11. GingerInTheSun

    Another bloody migrant....

    Hello, Thought I should post an intro as no doubt I will be an active member for a while (have already been lurking for a bit!), having recently accepted a job in Sydney with my current employer. My story: single(-ish, see below) gal in early thirties, came to Melbourne in early twenties on a working holiday visa, immediately met an Aussie guy, did the dreaded seasonal work to get a second WHV, after two years together applied for de facto spouse visa, 6 months later got spectacularly dumped and had to leave the country :cry:. I was devastated for several reasons, not least because I absolutely loved my life there and planned to stay forever. Went back to Ireland (where I grew up, though parents are British), couldn't deal with the small town vibe, came to London, took a year out of London to study a masters in New York, came back and have been here almost 8 years in total. Have loved it here but have always wondered about Australia, and whether I saw it through rose tinted glasses or if it really was that wonderful. Then 3 years ago I got a job with a company that has offices in Sydney, and last year I had the opportunity to take a business trip there, as well as a holiday (a month in total). By the end of it I knew that I wanted to give it another go. Luckily for me, a few months ago I saw an internal role in Sydney, applied for it and, to my surprise and delight, got it! 457 (sponsorship) visa application currently underway and plan to arrive in August. I'm an accountant BTW. Of course, life likes to throw you curve balls and, after 4 years of (happy) singledom, I met a guy, only about a month before I got the Sydney job. There was something special about this one though and, luckily for me, he's decided to follow me out there and try his luck. It's not all for me - he already has sisters and extended family out there and had considered moving before, and being from South Africa originally he loves the sun and sea - so I am more of a catalyst. So he'll be over on a 12 month tourist visa in September, staying with family and looking for sponsorship (he works in IT). We won't live together until a) he decides Aus is for him and b) we've spent a bit longer together! Meanwhile, my 29 year old brother has applied for his WHV and thinks he would also like to migrate permanently (he's a fisherman). So the next couple of years could involve me stressing over them being able to stay in the country, but all in all, exciting times! Well this turned into my bloody life story didn't it?! Anyway thanks everyone for your posts in other threads, as I've said I've been lurking for a while and it has been very useful/encouraging!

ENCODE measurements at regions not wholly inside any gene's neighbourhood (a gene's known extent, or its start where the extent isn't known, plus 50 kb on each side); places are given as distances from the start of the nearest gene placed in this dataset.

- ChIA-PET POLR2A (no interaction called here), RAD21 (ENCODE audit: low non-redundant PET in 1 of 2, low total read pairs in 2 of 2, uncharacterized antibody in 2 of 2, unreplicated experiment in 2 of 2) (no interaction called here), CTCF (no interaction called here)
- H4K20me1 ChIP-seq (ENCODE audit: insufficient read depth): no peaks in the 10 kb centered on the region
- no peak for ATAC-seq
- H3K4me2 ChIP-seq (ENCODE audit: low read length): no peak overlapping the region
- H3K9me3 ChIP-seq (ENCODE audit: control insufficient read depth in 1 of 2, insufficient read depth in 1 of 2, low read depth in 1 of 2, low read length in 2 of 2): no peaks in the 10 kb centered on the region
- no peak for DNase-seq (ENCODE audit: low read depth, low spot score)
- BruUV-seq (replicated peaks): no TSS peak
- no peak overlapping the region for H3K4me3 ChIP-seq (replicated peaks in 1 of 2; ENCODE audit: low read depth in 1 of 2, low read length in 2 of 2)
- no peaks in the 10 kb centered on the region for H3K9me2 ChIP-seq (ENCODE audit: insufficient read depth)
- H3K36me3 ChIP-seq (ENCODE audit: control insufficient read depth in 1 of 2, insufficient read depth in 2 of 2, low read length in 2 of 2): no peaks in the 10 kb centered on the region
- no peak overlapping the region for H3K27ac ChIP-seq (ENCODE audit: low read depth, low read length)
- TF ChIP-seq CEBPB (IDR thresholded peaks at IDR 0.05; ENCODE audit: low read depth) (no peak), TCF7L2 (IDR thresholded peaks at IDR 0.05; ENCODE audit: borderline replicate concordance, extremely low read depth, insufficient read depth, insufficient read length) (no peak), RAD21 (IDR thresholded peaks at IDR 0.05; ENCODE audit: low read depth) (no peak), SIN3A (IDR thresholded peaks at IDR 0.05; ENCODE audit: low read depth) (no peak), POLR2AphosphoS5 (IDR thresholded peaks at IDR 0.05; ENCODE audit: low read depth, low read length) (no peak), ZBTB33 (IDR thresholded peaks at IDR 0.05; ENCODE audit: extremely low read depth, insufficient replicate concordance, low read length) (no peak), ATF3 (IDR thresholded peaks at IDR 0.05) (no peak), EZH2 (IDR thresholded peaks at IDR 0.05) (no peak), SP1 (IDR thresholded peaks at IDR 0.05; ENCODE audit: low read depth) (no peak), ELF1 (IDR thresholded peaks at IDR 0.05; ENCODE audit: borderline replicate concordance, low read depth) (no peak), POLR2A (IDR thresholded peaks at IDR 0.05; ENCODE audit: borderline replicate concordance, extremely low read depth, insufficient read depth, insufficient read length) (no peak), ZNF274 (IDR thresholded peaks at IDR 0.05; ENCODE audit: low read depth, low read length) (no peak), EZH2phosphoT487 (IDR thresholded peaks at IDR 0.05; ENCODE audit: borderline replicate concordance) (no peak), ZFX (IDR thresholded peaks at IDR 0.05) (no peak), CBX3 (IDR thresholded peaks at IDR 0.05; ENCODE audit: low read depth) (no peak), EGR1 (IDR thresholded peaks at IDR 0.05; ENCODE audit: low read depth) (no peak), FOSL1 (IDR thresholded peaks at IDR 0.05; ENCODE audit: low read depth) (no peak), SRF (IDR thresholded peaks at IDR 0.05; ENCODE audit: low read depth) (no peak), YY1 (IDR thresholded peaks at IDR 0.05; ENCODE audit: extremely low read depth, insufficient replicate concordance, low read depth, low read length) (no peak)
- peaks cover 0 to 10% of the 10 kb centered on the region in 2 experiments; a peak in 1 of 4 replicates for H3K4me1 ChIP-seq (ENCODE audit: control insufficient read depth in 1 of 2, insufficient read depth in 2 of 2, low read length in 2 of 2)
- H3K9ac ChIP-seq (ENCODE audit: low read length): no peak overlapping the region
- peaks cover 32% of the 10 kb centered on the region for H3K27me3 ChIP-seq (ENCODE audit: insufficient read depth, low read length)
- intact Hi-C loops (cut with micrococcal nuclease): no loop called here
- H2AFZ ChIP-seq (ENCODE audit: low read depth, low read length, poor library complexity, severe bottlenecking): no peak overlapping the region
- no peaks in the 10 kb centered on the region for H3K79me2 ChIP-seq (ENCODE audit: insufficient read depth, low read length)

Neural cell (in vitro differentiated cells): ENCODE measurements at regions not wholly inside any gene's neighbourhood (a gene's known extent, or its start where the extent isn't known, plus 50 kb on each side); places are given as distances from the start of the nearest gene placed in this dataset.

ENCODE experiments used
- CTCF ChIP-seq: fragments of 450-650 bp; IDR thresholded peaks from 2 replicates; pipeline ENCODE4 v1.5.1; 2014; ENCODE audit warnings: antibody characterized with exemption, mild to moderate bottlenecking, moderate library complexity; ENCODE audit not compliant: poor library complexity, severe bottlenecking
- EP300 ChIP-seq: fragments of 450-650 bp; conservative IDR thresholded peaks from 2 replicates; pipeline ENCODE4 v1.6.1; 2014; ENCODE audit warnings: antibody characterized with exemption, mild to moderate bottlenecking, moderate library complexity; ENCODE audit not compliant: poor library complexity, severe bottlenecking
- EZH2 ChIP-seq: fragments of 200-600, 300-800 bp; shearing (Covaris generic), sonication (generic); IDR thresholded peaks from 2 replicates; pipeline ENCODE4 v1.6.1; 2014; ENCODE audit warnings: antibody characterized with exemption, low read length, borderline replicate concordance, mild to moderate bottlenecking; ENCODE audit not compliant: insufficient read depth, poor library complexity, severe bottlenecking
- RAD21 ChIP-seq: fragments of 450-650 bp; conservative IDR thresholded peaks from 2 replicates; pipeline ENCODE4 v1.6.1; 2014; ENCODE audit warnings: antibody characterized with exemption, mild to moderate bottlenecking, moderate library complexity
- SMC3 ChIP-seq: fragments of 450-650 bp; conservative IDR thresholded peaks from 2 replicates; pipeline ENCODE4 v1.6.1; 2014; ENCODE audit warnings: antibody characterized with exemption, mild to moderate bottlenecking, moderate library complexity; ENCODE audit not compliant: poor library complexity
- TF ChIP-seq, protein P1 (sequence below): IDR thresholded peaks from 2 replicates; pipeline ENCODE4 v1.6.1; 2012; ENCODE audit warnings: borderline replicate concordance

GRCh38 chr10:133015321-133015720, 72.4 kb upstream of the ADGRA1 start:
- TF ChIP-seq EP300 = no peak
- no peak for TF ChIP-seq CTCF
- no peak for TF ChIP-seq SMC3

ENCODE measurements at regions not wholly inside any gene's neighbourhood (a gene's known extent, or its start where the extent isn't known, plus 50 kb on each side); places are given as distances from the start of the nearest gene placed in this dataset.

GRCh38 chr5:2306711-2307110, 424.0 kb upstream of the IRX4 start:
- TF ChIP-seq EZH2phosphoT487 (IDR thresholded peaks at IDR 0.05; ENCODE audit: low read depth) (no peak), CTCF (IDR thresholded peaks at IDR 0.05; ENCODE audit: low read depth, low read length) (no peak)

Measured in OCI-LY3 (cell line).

12. GingerInTheSun

    457 - Current processing times

    Nomination and visa lodged 23/06/16 in NSW - after I found out paperwork had been sitting on lawyers desk going nowhere for two weeks :nah: ... Was told by lawyers to expect approval between 29th July and 5th August. Fingers crossed!
  13. GingerInTheSun

    First time back to UK in 20 years. Some thoughts....

    Hey Grizzly, Enjoyed your summary! Lots of great things about the UK. I was interested in your point about a 'sense of belonging'. I left Ireland at 19 and headed to Melbourne for 3 years. Managed to pick up a hint of an Aussie accent, and upon my return, any new friends I made referred to me as the Australian Girl! I spent 6 months in Ireland and then moved on. Having been in London for almost 8 years I now apparently sound British, and taxi drivers at home refuse to believe I'm a local when I tell them to take "the back road". But the Brits see me as the Irish girl (and love to joke about me being from the Provinces...). I'm soon heading back Down Under as a sponsored worker with my current employer, and no doubt will be the butt of many an Irish joke, which the Aussies seem to never get tired of! Anyway my point is... once you go away, do you ever belong to one place again? Where we live shapes and changes us, and I think there will always be an element of 'outsider-ness' - even if people are welcoming, you're never quite one of them again once you've left. It's an odd feeling, but I take it to mean I must have changed and grown, which is better than staying the same. Of all my friends, the ones I am closest to are either fellow expats or people who have travelled extensively. We're a global community of travellers - of which I'm proud to be a part of!